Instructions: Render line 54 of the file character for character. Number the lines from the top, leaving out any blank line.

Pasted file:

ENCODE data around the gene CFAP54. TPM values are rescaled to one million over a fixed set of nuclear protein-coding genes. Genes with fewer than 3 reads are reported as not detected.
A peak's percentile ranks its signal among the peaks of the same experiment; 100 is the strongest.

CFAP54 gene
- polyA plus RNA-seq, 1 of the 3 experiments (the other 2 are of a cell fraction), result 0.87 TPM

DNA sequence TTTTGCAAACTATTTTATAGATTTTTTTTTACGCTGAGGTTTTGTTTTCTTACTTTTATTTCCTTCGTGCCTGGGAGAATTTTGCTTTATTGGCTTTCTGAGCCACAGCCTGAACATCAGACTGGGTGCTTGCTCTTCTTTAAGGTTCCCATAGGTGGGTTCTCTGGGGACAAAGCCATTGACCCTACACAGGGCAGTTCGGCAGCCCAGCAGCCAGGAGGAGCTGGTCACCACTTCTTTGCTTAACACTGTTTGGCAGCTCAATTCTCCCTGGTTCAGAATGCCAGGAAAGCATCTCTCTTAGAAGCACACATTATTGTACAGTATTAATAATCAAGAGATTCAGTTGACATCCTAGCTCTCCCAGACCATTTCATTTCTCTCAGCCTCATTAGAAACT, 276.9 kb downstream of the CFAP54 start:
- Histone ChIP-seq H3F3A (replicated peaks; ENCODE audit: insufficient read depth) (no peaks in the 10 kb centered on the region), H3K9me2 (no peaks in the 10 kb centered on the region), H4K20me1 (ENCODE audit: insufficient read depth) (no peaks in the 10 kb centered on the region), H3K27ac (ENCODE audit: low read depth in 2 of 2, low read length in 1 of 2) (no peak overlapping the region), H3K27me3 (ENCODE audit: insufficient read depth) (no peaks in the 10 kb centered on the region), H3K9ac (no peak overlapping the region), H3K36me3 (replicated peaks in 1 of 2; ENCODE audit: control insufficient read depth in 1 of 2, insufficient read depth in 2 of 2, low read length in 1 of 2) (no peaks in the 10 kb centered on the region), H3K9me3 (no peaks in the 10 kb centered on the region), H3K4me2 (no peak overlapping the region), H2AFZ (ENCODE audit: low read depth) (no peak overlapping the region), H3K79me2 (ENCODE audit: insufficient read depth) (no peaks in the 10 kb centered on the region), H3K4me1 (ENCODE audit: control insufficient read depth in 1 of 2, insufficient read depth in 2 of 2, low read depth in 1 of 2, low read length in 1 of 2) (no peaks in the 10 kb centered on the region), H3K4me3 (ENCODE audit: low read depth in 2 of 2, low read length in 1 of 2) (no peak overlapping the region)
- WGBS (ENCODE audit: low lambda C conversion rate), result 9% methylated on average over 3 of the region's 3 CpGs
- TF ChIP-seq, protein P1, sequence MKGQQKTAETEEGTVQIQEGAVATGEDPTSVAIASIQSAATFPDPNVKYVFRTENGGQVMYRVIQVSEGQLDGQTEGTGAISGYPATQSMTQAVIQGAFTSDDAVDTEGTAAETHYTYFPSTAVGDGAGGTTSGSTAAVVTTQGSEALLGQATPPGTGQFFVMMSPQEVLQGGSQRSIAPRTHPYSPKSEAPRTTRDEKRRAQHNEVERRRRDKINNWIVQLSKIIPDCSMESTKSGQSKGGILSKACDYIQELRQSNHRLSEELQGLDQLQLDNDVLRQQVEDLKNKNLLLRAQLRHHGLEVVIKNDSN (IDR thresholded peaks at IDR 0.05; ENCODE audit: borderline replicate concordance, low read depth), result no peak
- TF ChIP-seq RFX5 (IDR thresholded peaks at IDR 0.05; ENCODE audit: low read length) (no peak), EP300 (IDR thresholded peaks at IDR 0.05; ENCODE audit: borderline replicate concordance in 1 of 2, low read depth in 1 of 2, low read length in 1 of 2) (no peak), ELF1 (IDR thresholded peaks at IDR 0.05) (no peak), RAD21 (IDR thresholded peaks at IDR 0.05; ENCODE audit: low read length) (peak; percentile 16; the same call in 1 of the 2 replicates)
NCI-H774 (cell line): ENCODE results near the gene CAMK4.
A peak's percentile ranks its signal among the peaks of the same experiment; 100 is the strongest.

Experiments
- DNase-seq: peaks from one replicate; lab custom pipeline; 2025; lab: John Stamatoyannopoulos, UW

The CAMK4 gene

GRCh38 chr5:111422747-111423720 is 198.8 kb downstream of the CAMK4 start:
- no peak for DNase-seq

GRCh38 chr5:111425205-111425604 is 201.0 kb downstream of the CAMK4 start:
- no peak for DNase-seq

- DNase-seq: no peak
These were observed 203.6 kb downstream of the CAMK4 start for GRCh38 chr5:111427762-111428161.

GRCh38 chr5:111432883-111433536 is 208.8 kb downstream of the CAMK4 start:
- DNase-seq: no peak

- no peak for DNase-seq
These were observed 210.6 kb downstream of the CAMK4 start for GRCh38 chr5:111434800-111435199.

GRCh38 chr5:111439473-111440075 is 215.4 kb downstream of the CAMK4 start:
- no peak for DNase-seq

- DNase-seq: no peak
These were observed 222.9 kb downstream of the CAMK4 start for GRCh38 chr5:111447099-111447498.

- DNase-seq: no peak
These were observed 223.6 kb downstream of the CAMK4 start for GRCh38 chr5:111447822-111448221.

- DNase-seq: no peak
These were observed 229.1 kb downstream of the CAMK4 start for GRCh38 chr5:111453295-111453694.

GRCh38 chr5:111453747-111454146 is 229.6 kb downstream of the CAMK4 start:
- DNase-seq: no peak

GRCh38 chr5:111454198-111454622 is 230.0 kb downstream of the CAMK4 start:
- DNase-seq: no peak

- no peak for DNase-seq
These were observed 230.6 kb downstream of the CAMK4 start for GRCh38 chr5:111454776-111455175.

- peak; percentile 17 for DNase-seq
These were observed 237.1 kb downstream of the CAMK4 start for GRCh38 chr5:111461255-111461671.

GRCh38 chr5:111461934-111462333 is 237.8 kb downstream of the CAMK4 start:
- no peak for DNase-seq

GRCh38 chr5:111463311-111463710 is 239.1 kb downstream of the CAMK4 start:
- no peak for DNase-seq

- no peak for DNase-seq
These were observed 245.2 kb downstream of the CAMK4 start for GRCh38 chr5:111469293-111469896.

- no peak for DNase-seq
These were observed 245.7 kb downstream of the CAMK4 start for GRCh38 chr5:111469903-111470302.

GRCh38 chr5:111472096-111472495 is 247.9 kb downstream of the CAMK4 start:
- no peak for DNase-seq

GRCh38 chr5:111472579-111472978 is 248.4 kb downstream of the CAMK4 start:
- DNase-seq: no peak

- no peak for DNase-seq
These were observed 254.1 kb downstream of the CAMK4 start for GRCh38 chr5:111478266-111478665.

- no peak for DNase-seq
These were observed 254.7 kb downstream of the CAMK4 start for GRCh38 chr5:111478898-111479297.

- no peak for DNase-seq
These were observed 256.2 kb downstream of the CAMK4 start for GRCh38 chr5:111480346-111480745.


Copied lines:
These were observed 254.1 kb downstream of the CAMK4 start for GRCh38 chr5:111478266-111478665.